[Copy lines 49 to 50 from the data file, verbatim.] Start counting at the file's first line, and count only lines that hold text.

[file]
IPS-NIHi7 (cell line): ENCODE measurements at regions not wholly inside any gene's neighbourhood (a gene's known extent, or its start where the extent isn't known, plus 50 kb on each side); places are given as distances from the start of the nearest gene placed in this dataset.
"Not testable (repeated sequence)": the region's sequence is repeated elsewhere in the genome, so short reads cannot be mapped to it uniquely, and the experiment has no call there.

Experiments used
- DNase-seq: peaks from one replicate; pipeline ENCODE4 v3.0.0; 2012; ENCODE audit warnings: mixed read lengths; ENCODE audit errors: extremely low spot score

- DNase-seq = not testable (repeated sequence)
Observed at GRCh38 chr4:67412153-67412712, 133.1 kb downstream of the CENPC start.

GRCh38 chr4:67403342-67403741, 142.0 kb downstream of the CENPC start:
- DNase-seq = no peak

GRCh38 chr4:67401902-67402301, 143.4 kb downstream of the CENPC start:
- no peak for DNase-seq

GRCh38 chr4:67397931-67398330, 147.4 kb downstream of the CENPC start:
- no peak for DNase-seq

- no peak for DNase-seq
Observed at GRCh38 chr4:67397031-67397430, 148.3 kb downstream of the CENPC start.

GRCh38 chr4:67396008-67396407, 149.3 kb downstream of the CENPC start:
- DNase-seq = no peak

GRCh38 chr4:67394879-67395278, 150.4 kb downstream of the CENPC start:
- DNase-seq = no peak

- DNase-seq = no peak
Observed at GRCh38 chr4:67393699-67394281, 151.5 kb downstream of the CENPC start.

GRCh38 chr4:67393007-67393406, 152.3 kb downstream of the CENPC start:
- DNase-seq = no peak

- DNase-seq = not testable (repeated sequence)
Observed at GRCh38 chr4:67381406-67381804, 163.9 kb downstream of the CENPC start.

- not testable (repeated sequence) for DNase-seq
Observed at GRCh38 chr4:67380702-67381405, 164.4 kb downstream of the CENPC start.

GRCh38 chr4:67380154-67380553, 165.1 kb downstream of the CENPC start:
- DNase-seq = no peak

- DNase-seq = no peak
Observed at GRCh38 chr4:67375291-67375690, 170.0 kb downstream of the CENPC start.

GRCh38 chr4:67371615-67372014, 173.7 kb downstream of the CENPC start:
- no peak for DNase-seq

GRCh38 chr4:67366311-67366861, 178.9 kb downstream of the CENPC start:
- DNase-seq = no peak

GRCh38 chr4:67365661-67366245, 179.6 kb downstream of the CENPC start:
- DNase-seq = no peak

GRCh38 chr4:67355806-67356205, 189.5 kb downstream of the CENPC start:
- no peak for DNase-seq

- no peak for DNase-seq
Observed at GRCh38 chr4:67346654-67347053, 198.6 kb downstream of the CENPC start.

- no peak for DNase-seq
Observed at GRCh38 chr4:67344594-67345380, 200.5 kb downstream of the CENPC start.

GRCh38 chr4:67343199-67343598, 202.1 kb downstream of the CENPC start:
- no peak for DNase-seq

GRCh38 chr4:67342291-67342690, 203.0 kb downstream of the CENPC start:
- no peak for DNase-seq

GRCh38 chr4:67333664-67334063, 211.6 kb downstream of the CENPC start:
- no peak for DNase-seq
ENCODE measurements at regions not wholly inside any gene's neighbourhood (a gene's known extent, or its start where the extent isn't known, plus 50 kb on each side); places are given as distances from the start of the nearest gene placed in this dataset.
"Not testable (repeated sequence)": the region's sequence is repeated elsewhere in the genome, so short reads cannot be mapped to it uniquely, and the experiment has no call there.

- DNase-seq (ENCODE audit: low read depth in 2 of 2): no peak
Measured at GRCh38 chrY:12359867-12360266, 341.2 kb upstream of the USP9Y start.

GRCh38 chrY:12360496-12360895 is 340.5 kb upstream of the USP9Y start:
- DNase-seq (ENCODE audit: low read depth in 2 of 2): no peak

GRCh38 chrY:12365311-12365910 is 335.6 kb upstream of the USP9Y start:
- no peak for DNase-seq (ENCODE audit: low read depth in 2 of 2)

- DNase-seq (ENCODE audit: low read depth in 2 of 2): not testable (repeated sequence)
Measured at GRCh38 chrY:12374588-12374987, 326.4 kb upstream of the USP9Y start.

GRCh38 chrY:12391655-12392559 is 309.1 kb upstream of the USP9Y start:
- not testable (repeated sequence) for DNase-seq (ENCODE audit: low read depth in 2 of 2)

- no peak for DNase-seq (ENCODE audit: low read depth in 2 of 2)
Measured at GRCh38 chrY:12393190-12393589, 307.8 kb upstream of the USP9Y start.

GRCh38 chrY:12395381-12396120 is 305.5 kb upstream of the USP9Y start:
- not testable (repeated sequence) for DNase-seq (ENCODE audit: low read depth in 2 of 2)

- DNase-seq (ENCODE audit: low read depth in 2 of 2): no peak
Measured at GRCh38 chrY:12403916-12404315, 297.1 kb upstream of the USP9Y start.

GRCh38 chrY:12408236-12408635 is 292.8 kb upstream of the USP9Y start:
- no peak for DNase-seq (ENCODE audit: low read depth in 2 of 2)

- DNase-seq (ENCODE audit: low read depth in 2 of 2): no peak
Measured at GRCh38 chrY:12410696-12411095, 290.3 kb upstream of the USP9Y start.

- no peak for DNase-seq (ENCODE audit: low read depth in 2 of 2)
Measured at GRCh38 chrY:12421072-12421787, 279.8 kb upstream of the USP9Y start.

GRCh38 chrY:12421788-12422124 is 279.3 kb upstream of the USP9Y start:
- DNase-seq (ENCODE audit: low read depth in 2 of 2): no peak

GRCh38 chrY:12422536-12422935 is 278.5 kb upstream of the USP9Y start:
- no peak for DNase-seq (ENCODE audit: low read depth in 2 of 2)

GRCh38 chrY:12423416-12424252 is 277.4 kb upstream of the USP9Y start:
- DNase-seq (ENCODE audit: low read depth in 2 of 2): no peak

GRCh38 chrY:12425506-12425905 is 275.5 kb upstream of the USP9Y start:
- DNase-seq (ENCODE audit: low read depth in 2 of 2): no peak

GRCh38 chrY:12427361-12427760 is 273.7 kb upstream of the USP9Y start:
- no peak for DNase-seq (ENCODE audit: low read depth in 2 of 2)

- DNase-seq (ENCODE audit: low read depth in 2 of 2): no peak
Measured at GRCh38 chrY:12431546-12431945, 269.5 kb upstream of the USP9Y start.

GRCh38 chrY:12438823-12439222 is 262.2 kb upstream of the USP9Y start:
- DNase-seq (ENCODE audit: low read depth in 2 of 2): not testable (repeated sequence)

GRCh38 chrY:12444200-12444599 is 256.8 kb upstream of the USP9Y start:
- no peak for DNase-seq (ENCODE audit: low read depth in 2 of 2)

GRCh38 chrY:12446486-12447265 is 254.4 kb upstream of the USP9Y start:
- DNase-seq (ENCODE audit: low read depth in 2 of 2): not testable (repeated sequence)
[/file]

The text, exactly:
ENCODE measurements at regions not wholly inside any gene's neighbourhood (a gene's known extent, or its start where the extent isn't known, plus 50 kb on each side); places are given as distances from the start of the nearest gene placed in this dataset.
"Not testable (repeated sequence)": the region's sequence is repeated elsewhere in the genome, so short reads cannot be mapped to it uniquely, and the experiment has no call there.